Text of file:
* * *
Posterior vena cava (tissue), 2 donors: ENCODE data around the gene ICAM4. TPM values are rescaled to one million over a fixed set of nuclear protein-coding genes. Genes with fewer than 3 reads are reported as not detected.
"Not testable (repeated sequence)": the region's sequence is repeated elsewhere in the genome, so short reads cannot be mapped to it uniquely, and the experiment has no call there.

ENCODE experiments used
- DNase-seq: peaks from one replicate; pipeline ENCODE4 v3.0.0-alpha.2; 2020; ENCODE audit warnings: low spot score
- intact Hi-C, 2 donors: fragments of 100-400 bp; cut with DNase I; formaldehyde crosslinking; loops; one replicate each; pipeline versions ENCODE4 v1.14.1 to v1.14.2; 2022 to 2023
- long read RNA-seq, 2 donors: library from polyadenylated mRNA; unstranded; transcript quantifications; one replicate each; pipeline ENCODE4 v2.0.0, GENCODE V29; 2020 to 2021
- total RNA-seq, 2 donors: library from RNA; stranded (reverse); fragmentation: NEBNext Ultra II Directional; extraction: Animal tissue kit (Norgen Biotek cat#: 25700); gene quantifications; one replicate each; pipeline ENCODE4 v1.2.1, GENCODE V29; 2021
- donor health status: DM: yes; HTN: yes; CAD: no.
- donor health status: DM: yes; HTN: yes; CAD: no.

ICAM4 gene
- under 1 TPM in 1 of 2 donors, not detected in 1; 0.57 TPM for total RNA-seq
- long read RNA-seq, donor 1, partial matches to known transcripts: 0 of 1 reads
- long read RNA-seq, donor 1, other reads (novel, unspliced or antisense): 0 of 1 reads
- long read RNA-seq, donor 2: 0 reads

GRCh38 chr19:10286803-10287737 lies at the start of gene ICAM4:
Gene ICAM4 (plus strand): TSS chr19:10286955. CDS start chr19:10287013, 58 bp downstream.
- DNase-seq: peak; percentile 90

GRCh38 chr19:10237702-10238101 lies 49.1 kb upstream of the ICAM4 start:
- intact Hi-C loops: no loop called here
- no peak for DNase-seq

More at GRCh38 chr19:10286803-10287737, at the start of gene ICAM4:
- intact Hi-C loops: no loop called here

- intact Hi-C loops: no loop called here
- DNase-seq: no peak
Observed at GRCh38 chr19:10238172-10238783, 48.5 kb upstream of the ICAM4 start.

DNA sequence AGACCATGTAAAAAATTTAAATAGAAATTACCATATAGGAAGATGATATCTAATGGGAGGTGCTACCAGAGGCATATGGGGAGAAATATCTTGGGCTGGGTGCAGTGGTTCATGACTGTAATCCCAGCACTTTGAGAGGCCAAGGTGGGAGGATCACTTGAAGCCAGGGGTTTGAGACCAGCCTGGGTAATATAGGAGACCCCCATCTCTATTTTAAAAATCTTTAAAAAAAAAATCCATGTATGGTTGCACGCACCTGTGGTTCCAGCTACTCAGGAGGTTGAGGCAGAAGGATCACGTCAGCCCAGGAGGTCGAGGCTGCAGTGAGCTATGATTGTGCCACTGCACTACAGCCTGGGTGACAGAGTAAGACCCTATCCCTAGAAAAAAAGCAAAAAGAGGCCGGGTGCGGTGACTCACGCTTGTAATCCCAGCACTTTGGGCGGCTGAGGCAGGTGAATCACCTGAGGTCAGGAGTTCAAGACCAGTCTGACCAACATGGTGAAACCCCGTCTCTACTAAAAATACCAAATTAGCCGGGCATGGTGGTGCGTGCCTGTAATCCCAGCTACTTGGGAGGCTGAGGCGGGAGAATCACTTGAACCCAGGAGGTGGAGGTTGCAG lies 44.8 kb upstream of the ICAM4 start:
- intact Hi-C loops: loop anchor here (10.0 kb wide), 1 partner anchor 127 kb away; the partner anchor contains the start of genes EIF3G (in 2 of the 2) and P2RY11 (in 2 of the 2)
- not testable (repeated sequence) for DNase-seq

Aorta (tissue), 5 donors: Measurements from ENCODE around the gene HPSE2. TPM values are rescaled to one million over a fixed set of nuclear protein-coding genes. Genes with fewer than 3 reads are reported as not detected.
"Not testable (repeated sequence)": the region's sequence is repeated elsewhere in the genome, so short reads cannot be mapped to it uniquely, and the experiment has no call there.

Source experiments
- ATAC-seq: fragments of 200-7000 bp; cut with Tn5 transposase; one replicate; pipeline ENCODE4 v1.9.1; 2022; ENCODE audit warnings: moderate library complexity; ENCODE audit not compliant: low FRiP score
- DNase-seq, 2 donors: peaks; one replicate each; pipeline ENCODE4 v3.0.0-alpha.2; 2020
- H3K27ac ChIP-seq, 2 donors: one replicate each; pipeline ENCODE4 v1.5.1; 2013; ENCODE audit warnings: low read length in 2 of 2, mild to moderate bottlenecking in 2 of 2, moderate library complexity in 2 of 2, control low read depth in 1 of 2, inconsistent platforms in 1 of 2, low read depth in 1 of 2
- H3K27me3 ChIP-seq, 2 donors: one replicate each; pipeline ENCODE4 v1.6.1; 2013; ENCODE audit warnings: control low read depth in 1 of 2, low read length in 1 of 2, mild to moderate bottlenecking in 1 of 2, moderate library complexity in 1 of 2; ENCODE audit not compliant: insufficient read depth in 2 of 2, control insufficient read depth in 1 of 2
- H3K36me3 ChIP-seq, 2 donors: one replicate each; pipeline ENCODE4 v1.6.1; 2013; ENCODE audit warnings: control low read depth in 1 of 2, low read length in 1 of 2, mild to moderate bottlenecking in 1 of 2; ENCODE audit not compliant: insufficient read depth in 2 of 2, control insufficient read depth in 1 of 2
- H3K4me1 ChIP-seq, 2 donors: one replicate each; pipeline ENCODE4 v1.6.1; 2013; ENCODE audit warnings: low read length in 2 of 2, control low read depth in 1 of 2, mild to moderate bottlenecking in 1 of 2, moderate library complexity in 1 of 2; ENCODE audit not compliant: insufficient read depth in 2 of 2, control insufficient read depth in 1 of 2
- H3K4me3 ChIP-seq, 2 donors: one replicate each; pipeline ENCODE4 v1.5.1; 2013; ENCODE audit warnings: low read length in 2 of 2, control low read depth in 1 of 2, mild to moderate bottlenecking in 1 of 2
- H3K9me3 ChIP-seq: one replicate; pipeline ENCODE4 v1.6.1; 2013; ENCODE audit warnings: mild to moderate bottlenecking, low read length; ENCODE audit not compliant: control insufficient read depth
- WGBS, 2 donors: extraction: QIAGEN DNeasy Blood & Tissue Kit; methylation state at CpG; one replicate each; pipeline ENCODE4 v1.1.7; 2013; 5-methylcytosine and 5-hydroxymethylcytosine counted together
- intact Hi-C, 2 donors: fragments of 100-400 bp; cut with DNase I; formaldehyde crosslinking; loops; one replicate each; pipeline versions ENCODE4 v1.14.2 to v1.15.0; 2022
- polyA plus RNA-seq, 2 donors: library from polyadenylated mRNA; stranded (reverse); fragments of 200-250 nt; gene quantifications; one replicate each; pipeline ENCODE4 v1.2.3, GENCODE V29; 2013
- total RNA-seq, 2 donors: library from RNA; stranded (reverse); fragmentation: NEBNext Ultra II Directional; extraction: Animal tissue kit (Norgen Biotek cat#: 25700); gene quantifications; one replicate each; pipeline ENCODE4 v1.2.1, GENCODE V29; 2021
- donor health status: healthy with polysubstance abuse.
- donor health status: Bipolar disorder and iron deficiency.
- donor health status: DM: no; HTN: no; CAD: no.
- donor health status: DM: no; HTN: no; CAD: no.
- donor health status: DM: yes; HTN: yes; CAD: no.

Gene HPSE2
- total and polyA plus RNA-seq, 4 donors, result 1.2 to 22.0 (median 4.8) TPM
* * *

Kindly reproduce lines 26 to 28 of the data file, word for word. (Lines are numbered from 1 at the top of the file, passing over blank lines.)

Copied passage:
DNA sequence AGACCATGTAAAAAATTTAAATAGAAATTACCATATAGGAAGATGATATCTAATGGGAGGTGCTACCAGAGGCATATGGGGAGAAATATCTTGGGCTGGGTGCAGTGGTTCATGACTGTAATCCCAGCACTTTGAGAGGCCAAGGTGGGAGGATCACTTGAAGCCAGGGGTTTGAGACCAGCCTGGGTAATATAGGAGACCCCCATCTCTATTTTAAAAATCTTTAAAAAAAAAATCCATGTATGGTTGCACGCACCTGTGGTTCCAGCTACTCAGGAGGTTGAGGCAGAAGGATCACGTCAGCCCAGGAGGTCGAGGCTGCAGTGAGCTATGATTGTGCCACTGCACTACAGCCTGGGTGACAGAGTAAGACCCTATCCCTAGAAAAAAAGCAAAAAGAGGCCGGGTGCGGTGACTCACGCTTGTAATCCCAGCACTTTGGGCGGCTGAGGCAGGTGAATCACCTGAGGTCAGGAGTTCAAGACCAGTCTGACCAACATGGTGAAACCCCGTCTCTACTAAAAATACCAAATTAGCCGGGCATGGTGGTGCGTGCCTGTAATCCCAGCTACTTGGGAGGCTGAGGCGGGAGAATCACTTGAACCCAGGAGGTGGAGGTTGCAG lies 44.8 kb upstream of the ICAM4 start:
- intact Hi-C loops: loop anchor here (10.0 kb wide), 1 partner anchor 127 kb away; the partner anchor contains the start of genes EIF3G (in 2 of the 2) and P2RY11 (in 2 of the 2)
- not testable (repeated sequence) for DNase-seq